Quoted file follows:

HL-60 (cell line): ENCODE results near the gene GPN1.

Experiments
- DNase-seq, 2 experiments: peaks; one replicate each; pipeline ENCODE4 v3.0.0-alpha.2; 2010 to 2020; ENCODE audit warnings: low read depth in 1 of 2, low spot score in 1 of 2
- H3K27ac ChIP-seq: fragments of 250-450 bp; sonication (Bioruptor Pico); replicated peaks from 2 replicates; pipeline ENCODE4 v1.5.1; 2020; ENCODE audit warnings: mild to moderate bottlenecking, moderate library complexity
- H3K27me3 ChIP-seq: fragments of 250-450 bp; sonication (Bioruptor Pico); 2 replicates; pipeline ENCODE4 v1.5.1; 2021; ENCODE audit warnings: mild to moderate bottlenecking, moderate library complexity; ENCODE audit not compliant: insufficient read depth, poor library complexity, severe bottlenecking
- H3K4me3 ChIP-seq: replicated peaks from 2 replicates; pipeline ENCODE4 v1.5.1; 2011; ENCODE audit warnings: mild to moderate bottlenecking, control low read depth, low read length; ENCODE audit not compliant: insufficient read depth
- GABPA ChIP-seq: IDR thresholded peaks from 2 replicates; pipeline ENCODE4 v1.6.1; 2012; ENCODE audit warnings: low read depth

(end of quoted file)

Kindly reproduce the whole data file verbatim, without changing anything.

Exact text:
HL-60 (cell line): ENCODE results near the gene GPN1.

Experiments
- DNase-seq, 2 experiments: peaks; one replicate each; pipeline ENCODE4 v3.0.0-alpha.2; 2010 to 2020; ENCODE audit warnings: low read depth in 1 of 2, low spot score in 1 of 2
- H3K27ac ChIP-seq: fragments of 250-450 bp; sonication (Bioruptor Pico); replicated peaks from 2 replicates; pipeline ENCODE4 v1.5.1; 2020; ENCODE audit warnings: mild to moderate bottlenecking, moderate library complexity
- H3K27me3 ChIP-seq: fragments of 250-450 bp; sonication (Bioruptor Pico); 2 replicates; pipeline ENCODE4 v1.5.1; 2021; ENCODE audit warnings: mild to moderate bottlenecking, moderate library complexity; ENCODE audit not compliant: insufficient read depth, poor library complexity, severe bottlenecking
- H3K4me3 ChIP-seq: replicated peaks from 2 replicates; pipeline ENCODE4 v1.5.1; 2011; ENCODE audit warnings: mild to moderate bottlenecking, control low read depth, low read length; ENCODE audit not compliant: insufficient read depth
- GABPA ChIP-seq: IDR thresholded peaks from 2 replicates; pipeline ENCODE4 v1.6.1; 2012; ENCODE audit warnings: low read depth